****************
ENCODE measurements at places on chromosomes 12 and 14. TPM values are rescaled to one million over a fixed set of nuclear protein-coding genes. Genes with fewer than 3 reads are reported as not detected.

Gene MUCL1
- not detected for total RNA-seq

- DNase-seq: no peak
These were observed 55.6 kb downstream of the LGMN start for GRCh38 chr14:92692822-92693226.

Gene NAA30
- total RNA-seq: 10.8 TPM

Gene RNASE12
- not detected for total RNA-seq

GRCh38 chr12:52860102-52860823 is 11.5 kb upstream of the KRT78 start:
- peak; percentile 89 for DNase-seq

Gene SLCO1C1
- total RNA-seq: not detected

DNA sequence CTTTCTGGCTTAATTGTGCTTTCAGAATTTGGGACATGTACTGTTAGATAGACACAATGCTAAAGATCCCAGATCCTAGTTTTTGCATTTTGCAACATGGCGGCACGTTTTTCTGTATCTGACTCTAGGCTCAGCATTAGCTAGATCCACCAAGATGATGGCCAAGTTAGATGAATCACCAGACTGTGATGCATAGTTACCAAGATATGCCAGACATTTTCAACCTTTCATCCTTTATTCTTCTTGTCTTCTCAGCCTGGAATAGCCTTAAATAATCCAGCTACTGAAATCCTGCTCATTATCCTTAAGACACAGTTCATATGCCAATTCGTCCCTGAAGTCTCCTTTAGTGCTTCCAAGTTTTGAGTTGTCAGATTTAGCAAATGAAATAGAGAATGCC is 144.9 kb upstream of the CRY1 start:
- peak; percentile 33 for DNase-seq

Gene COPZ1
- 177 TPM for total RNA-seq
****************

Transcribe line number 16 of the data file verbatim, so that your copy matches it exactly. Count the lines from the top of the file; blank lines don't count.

Gene COPZ1